I have a few more examples from when I was a TA for a fluid mechanics class that will always stick with me. In the first, I don't remember the specific problem, but at the end the students has to multiply a 2 digit number by a 3 digit number to get the final answer. When I was grading homeworks, the students were allowed and encouraged to work in groups, so I graded them together as a group (since all the homeworks from that group were the same anyway). Well, someone had mistyped what they put into their calculator, and got a 6 digit number, copied it onto their paper and circled it and thought they were done with that problem. And, then everyone else copied that same answer. Not a single one of the 10 of them thought "hey! a 2 digit number times a 3 digit number can at most be a 5 digit number... not 6. Someone probably entered the wrong numbers in the calculator." Not a single one! And it was really, really frustrating because these were juniors in an engineering program -- they should have known better. A lot better because they should have had done a lot of math by then.

The other was even more frustrating. They were supposed to calculate how much energy had to go into a pump in order to pump water from a reservoir up to the top of a water tower. And again, a group worked together, made a mistake or 3 along the way, punched some numbers into their calculator and slapped the answer on the paper. The problem? The amount of energy they put on their paper was negative! That's right, they were basically saying they would get energy out of pumping water up hill. When you think about it, everyone knows how ridiculous it was, but it is another example of implicitly trusting what the calculator spat out, and not thinking about the answer itself.

At the job I do now, while Finite Element Analysis and Computational Fluid Dynamics are invaluable tools for the modern design engineer, they are far, far, far from perfect. We very often brake things in stress tests in places that were not "hot" on the FEA analysis, and the CFD is often close to the real result, but rarely is it accurate enough to design control schemes and the like. Both should be used as "ballpark" tools, not tools that can resolve the details of most any real-world situation yet. Someday in the future, maybe, but not today. And yet, there are too many people that trust those simulations a great deal, despite our being burned by them time and time again.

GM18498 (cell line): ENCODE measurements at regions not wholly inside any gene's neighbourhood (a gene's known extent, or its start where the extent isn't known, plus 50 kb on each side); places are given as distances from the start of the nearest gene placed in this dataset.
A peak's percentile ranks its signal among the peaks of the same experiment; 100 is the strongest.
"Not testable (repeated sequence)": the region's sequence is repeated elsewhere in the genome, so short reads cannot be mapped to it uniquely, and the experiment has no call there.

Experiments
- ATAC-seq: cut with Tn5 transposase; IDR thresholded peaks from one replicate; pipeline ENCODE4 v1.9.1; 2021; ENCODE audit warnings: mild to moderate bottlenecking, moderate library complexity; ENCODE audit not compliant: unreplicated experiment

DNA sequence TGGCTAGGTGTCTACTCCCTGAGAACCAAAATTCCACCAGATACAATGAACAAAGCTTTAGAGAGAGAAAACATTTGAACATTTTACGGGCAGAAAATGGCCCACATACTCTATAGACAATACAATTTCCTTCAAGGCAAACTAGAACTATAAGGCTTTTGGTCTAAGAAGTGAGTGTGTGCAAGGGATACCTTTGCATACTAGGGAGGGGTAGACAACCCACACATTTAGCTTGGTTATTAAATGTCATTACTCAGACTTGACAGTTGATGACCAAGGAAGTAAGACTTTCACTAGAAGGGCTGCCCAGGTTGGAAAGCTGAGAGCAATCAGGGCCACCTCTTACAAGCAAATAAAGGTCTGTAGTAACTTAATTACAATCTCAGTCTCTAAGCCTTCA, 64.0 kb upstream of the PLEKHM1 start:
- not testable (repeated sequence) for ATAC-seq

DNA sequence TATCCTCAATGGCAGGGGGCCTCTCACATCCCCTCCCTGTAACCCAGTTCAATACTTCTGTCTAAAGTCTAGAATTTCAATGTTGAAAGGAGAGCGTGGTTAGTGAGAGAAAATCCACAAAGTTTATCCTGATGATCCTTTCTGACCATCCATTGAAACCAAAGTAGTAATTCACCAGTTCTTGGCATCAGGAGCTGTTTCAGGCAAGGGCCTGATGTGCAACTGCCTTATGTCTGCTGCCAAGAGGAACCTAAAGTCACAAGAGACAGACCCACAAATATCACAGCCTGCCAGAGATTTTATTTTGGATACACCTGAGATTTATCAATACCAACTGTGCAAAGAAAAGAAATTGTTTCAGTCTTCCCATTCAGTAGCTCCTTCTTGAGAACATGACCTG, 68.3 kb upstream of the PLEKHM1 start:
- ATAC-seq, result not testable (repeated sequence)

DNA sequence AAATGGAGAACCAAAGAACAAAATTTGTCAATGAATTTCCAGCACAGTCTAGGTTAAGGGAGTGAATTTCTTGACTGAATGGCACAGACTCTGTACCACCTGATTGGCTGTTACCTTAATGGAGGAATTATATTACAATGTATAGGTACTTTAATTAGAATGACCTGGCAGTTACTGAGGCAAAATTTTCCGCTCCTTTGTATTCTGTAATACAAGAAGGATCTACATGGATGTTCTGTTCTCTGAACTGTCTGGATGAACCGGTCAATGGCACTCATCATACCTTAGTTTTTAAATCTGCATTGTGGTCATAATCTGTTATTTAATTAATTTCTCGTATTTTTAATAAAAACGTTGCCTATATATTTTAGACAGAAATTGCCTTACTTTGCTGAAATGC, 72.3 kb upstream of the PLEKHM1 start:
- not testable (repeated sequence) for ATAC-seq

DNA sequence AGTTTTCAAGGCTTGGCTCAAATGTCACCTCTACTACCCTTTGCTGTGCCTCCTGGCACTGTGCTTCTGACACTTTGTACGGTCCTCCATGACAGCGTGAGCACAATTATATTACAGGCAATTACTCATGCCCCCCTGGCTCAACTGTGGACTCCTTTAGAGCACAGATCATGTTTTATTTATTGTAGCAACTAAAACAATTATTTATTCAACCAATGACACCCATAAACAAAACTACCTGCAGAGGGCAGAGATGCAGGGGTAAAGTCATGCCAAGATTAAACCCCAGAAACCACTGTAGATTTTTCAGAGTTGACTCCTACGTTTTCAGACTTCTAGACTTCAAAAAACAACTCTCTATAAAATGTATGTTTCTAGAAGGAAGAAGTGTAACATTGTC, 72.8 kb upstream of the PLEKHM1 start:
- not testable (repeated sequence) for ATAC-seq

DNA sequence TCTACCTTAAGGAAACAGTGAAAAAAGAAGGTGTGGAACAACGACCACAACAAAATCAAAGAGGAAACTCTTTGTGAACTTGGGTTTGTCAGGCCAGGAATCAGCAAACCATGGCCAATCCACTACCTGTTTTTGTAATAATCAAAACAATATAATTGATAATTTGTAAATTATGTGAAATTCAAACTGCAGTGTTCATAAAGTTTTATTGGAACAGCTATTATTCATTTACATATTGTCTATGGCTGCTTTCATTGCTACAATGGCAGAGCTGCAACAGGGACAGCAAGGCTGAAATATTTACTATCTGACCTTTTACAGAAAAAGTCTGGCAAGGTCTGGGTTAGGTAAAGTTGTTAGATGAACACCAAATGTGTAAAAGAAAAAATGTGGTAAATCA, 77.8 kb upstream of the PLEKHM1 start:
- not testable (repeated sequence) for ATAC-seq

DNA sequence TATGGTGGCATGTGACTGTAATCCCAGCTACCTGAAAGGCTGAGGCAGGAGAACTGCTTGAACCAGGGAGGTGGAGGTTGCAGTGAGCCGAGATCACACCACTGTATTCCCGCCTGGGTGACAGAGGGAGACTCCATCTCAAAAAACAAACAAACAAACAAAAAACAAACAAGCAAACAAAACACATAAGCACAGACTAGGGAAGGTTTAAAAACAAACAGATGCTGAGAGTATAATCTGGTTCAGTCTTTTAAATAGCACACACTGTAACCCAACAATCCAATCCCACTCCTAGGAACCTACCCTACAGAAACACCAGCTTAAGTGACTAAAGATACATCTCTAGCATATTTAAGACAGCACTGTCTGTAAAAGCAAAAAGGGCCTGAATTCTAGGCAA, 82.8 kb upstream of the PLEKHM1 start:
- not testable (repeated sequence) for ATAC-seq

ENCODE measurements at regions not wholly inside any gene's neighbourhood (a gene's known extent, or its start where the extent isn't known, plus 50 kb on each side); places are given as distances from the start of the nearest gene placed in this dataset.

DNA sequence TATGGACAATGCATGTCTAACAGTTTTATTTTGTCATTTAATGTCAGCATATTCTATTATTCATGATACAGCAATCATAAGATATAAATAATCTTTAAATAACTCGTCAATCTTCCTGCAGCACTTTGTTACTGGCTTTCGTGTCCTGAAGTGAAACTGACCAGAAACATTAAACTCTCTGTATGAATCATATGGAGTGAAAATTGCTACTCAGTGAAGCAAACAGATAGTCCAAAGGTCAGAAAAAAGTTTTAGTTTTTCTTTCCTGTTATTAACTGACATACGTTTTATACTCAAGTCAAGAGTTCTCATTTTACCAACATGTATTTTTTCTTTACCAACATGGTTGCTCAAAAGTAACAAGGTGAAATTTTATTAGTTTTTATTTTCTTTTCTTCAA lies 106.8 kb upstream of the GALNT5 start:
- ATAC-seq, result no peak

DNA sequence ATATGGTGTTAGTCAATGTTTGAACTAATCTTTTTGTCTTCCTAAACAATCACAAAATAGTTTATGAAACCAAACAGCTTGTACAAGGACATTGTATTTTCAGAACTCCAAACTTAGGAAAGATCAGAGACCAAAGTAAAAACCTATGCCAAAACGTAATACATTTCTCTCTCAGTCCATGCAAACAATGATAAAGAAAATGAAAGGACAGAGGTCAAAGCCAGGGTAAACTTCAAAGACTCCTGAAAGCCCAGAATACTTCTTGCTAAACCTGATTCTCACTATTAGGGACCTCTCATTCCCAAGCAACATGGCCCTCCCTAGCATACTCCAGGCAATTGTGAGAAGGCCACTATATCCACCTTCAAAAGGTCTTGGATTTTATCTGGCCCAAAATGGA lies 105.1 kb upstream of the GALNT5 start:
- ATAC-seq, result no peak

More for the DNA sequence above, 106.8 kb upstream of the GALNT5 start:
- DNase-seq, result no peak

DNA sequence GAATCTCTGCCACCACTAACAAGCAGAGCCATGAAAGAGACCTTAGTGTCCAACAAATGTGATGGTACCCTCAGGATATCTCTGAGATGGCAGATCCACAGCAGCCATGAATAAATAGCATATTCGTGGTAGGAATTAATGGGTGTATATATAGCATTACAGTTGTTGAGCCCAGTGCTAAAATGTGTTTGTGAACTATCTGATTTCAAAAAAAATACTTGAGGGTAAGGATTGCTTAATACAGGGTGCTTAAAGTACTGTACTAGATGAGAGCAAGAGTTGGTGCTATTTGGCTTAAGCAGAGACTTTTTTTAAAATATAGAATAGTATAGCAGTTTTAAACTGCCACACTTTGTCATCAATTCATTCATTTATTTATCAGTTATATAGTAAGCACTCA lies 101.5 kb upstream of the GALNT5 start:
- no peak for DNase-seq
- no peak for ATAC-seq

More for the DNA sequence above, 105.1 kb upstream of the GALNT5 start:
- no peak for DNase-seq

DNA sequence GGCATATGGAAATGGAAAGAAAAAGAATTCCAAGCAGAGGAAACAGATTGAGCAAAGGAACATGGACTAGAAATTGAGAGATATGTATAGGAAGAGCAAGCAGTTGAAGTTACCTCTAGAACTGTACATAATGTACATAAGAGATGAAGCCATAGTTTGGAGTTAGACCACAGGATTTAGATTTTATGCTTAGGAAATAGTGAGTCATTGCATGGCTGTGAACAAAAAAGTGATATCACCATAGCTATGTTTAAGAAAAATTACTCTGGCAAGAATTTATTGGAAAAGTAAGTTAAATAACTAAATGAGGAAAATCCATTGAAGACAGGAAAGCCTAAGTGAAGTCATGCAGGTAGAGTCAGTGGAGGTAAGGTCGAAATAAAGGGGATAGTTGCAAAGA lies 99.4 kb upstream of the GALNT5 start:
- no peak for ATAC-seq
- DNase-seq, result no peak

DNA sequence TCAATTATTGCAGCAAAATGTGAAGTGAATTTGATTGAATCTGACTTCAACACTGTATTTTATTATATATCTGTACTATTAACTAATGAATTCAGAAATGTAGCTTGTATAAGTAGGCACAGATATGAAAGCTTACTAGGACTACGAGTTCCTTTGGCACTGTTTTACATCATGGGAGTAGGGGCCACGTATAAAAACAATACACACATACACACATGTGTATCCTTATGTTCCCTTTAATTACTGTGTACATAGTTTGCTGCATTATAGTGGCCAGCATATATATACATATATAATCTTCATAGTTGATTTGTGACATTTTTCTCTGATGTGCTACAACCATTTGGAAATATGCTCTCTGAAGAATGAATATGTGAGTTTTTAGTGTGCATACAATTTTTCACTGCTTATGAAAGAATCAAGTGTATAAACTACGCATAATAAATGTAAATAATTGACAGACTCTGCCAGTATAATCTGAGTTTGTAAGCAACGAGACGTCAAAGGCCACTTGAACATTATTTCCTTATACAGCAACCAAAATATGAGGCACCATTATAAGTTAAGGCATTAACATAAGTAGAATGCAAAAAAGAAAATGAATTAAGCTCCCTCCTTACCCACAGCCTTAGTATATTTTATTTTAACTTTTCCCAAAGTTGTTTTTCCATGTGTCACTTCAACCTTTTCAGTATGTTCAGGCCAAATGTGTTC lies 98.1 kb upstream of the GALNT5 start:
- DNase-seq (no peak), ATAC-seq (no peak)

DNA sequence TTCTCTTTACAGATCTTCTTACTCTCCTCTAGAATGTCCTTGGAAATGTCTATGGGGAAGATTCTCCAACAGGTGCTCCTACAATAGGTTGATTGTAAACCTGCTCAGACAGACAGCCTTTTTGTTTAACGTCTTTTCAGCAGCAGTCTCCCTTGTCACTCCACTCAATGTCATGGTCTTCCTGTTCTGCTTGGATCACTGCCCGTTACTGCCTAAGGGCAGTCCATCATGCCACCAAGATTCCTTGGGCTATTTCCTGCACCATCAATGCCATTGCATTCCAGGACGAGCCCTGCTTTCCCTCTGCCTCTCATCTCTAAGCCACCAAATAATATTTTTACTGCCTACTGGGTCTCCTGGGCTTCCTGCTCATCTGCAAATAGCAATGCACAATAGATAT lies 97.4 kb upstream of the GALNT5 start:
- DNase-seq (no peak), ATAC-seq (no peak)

Another example was that probe several years back that crashed into Mars because the subcontractor that built it used the English system of units instead of the metric that NASA was using. I'm sure the subcontractor's simulations seemed to be all in order, and no one said "hey! that just doesn't seem right to me... let's check that closer".

Long story short here, never ever blindly accept what your computer or calculator says. Mistakes go into programming those devices, so wrong answers will be generated once in a while. It can even be as simple as multiplication -- Excel 2007 had a pretty serious bug in it for a time: http://gcn.com/articles/2007/09/25/excel-multiplication-bug-unearthed.aspx

I hope I didn't come off too strong, but I really, really want to destroy that attitude of "my calculator said...", because it is a trust that is grossly misplaced. At least at this point in time. There will probably be a time when we can implicitly trust a computer's calculations, but it isn't today.

------------